Mr. F. D. MONK (Jacques Cartier).

Mr. Chairman, I gave notice of an amendment that I wish to have made to this Bill, which will be found at page 769 of the Votes and Proceedings. I explained the amendment at the time I gave notice of it, and I think it is an amendment that will commend itself to the favourable consideration of the government. It is an amendment to tills effect :

That the said Bill be recommitted ho add the following after section 12, as .amended in Committee of the Whole : 'The branch line from

the main line of the Quebec section to Montreal shall be begun as .soon as the company have entered upon the operation of said line, and shall

be completed to Montreal as soon as the main line is completed on the said Quebec section.

The object is to secure communication with the city of Montreal while the main line is being built and to mate that construction obligatory upon the company, and not leave it optional as in section 12 as adopted in Committee of the Whole.

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IND

Leighton Goldie McCarthy

Independent

Mr. MCCARTHY.

This section was considered in Committee of the Whole and disposed of by the committee not adopting the suggestion of the hon. gentleman (Mr. Monk), but I would like to point out what seems to be an inconsistency in the matter, namely, that this branch line has to be begun and completed simultaneously iwith the Quebec line which is not to be operated by the Grand Trunk Pacific Railway Company until it is completed, ' so that you could not have the Montreal branch line begun at the time the company commenced the operation of the Quebec line, because it would be already completed. I do not think the hon. gentleman's motion is consistent. I would submit to the House, with all respect to the hon. gentleman, that it is not right to pick out one of these branch lines and make a motion of this kind when we have a number of similar branch lines provided for in the Bill. It is to be presumed that the powers of the company will be exercised consistently with the operation of the road on business principles under a business management, and I have not heard of a similar clause being inserted in the charter of any company which has hitherto asked for incorporation.

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The MINISTER OF MARINE AND FISHERIES (Hon. Raymond PrSfontaine).

Mr. Speaker, as a representative of Montreal, I have no hesitation in saying that I propose to take a firm stand upon this question, and a stand against the amendment of the hon. gentleman from Jacques Cartier (Mr. Monk). As has been stated by the hon. gentleman who promotes the Bill (Mr. McCarthy), it is not right for us in the district of Montreal to insist upon some things, which, if they were granted, would certainly have the effect of inducing other districts to ask for the same things. You would have probably ten or twelve amendments of a similar nature with reference to branch lines to various points, and if adopted then, might have the effect of rendering the whole scheme impracticable. The business men of Montreal do not at all fear that this railway will not connect with their city. I have had communication with these gentlemen recently, and those whom I have met consider the Bill to be perfectly satisfactory. In view of the facts as they exist, there is no danger at all that Montreal will be neglected. You have the Montreal and Western Railway, for instance, which is built as far as Labelie at the present time, and which will be completed for 24 miles further on the 1st of October. Sub-261$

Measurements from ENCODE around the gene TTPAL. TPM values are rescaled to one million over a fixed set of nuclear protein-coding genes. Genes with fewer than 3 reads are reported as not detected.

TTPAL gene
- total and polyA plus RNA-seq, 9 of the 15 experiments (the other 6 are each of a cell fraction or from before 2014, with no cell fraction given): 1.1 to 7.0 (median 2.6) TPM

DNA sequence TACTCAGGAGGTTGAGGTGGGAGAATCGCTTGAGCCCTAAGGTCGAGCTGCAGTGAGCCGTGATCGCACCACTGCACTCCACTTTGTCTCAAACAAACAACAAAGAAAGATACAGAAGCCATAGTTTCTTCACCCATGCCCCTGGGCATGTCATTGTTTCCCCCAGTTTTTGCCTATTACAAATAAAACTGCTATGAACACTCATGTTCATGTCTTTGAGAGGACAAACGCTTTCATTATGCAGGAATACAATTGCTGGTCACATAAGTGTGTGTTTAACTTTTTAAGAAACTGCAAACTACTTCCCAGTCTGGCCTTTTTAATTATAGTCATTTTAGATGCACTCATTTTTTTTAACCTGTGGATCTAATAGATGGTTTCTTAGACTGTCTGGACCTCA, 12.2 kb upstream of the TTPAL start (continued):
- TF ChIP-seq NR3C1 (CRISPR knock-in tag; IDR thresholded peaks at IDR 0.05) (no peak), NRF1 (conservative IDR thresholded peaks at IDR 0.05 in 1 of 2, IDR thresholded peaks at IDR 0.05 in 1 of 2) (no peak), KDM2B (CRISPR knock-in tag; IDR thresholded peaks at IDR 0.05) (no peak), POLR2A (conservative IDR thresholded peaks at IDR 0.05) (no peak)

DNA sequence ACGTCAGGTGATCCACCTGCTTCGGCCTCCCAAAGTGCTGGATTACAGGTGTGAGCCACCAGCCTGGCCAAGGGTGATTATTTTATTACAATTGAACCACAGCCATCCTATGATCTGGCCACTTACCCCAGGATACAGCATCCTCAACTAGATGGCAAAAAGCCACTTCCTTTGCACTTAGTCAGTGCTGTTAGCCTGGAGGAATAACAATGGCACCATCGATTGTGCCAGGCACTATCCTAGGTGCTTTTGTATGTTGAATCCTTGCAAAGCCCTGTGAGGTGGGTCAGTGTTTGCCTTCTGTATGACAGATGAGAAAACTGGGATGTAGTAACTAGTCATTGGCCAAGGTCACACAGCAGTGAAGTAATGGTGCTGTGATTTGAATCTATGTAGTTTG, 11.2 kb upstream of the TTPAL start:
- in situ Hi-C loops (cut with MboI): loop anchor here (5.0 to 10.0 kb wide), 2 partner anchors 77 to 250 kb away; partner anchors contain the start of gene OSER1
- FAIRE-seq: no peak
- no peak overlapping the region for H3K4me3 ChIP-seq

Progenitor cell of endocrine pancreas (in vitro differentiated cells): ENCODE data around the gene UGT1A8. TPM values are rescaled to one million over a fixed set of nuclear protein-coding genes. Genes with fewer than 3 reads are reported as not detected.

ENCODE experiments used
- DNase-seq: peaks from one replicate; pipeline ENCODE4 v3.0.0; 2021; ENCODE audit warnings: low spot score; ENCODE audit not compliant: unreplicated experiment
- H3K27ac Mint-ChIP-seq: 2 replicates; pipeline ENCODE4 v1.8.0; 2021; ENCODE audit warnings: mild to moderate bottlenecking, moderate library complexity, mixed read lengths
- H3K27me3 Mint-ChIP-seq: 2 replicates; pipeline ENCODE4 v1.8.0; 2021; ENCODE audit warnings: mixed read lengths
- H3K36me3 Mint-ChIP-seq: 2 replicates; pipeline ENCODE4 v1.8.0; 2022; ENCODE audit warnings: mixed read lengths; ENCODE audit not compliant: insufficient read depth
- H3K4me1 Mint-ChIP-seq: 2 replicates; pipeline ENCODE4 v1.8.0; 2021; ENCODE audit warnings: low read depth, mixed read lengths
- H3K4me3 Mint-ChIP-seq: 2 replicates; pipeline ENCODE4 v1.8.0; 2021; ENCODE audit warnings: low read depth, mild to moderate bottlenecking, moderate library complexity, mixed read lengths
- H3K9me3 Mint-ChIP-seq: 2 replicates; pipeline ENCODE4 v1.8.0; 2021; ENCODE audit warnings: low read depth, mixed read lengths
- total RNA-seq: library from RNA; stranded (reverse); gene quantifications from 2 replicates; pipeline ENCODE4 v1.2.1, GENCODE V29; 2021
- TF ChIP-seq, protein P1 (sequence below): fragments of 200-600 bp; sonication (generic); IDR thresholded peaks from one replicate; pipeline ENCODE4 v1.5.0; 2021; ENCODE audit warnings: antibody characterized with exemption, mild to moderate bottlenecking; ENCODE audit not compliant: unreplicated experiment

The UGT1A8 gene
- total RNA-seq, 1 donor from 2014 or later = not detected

sidies htive been asked for another 35 miles so as to carry that railway as far as La Lievre. It is rather uncertain, of course, at what point the Montreal and Western can reach the iiew_ line, but from all the information I can gather and from the knowledge of the country which I have, there would not be more than 50 miles to build from La Lievre to connect with the government line operated by the Grand Trunk Pacific Railway, as proposed. There will of course be no danger whatever that Montreal will not have connection with the new railway. But even suppose that the Canadian Pacific Railway would not feel it in their interest to extend their railway so as to tap the new line, there is no doubt whatever that the Grand Trunk Pacific Railway would see its way perfectly clear, in its own interest, to connect with Montreal, and perhaps by a better route than that now existing via the Montreal and Western. Therefore, the Montreal district will have the benefit it is entitled to from this vast territory which is being opened up. As a representative of the city of Montreal, I have no hesitation in taking this stand on this question, and I am sure in advance that tlie business men of Montreal will support my view.

Amendment (Mr. Monk) negatived on division.

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August 10, 1903